And to figure out the bunt WE, you would have to know how often very possible result on a bunt attempt occurs when Jeter is batting versus Park, when the infield is playing all the way in AND all the way back, and then you would still have to know the exact WE when Jeter is hitting away, with both the infield playing back and playing in.

    On the other hand, given that Jeter is a good bunter and a fast runner, and it is clearly a potential bunt play, a good rule of thumb is that Jeter should sometimes bunt and sometimes not. As I said it is NEVER correct to always bunt or always hit away unless one yields a higher WE no matter where the defense plays. That is true even if the defense is playing too far in or too far back, unless you are not going to play against that team (or possibly any other team) ever again.

    With 2 strikes, it is never correct for a position player to bunt unless his hitting is really weak and he doesn’t foul off many bunt attempts.
    Are you prepared to do all that?

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    • Hardy says:

      > As I said it is NEVER correct to always bunt or always hit away unless one yields a higher WE no matter where the defense plays. That is true even if the defense is playing too far in or too far back, unless you are not going to play against that team (or possibly any other team) ever again.

      You said it, but you haven’t shown it. You have to provide evidence that the potential learning of the opposition is more costly than making the “wrong” decision now. Consider this example:

      The defense plays too far in, so hitting is better. Let´s say the WE_hit is 46%, the WE_bunt is 45%. Bunting will cost 1% of WE now. Now let’S also they that given a optimal defensive setur, WE_hit = WE_bunt = 45.99999999999999%.
      Now it is obviously correct to always hit, because it will neve rbe wort to sacrifice this 1% of WE today.

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  27. MGL says:

    “Are you prepared to do all that?”

    That sentence should have followed my 3rd paragraph.

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    • neuter_your_dogma says:

      Let’s wait to see the article before bashing it.

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      • Bill says:

        I’m looking forward to it. It should be an interesting debate. I actually was thinking about MGL’s post on this issue when Manuel put on the wheel play in the seventh inning and then Cabrera swung away. Manuel positioned his defense in as if he was 100% sure Cabrera was going to bunt. Cabrera exploited this by swinging away.

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  28. Rob in CT says:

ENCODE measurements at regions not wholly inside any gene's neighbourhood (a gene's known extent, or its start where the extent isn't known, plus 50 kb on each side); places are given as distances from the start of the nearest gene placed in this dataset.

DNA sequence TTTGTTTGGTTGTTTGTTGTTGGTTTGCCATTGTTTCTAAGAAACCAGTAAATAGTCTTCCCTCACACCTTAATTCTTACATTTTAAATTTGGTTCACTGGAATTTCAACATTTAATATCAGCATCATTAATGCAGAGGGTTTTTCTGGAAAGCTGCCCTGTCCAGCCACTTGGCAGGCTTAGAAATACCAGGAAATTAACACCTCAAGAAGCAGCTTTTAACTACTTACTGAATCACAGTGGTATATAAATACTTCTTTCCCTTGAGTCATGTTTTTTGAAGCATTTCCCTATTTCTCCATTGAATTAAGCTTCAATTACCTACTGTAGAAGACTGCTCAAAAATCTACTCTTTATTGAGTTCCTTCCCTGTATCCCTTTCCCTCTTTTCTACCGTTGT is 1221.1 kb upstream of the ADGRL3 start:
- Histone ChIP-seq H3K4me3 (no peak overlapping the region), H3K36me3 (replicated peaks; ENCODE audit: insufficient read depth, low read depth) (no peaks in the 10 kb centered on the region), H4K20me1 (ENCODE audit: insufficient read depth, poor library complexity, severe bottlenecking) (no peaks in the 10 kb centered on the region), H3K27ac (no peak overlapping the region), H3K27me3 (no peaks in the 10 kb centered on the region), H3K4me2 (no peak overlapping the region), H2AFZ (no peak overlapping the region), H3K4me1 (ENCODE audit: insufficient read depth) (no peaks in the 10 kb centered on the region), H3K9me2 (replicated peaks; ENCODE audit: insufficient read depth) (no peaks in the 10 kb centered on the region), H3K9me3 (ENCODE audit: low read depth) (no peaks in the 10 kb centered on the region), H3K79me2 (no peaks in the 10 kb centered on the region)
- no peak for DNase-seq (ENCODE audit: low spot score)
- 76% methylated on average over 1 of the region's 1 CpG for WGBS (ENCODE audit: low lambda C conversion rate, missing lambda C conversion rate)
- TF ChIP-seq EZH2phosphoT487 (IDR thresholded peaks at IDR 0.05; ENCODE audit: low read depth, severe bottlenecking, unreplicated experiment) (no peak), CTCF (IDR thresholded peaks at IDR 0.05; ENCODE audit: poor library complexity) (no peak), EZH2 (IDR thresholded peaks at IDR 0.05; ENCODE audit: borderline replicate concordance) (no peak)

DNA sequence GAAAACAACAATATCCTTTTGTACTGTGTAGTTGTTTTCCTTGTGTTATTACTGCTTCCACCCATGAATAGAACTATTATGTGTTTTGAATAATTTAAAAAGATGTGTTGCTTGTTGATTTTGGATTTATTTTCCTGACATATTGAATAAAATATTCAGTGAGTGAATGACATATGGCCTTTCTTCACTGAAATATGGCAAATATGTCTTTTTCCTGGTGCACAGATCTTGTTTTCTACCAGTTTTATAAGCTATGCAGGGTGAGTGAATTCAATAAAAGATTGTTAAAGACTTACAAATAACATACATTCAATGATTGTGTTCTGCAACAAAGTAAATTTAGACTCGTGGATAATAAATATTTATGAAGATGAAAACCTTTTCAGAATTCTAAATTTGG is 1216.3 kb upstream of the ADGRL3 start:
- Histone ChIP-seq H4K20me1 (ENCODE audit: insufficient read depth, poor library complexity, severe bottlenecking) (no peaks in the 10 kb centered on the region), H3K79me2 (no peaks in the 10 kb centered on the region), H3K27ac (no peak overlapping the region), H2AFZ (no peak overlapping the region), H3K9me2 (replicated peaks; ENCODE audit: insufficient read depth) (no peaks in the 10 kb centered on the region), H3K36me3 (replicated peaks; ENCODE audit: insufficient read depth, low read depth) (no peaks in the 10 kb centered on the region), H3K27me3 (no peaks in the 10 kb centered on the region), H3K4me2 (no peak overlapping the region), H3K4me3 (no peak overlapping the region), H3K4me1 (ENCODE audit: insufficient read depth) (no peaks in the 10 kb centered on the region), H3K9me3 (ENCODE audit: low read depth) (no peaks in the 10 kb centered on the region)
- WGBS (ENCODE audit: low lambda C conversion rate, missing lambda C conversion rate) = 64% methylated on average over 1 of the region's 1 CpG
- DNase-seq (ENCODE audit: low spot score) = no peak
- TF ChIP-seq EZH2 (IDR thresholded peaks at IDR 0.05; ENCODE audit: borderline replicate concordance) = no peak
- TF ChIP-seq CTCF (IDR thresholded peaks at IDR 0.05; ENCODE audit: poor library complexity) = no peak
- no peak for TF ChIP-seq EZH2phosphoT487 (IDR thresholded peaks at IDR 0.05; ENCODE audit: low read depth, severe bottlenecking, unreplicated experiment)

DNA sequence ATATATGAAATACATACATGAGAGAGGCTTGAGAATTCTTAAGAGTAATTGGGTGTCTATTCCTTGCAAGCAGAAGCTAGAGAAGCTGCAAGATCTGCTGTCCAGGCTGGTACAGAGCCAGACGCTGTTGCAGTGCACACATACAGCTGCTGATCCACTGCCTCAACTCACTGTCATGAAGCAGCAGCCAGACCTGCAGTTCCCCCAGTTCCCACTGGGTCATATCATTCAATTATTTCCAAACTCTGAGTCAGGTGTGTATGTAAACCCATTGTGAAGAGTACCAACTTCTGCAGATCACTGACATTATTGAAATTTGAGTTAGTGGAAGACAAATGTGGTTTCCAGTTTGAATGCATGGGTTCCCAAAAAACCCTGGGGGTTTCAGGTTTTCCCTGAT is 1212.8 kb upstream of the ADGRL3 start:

I thought the bunt was a bad idea, before any pitches were thrown. I knew it was coming, because even if Girardi hadn’t called for it, Jeter would have done it on his own. He’s like that with bunting.

    Anyway, to me there are pros and cons to a sac bunt there. Pro is that getting even one more run, with Mo on the mound for the 9th, would be huge. Getting two runs would be massive. Con – Chan Ho Park was pitching, and I don’t think much of Chan Ho Park. He had just given up a line drive single to Posada. Jeter is a good hitter, albeit a righty (I assume Park is tougher on righties?). I felt pretty good about his chances of turning that rally into something big. Instead, he “gives himself up” and hands the Phillies an out. Worse, obviously, was his decision to bunt with 2 strikes, as he didn’t even advance the runners.

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  29. Joe R says:

    Yankees escape via talent, in the process hellbent on turning Nick Swisher into the new SSS villain of NYC.

    Look at how well “playing the hot guys” went for Torre in the NLCS, Girardi.

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  30. aj says:

    As a Tiger fan, I would like to say:

    Girardi starting Hairston for his 10-27 line is much better than Leyland starting similar players for no reason at all, other than they’re a player and therefore they can play. Leyland would’ve batted Hairston third just to show him he believes in him.

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  31. thefatkid says:

    Care to explain why, if catching doesn’t matter, almost every single Yankee pitcher has pitched better to catchers not named Posada for the duration of Posada’s career? Is this some sort of magical decade-plus aberrant coincidence?

    Bad defensive catching negatively impacts pitching. The fact that you haven’t figured out how to quantify catching doesn’t somehow make it unimportant.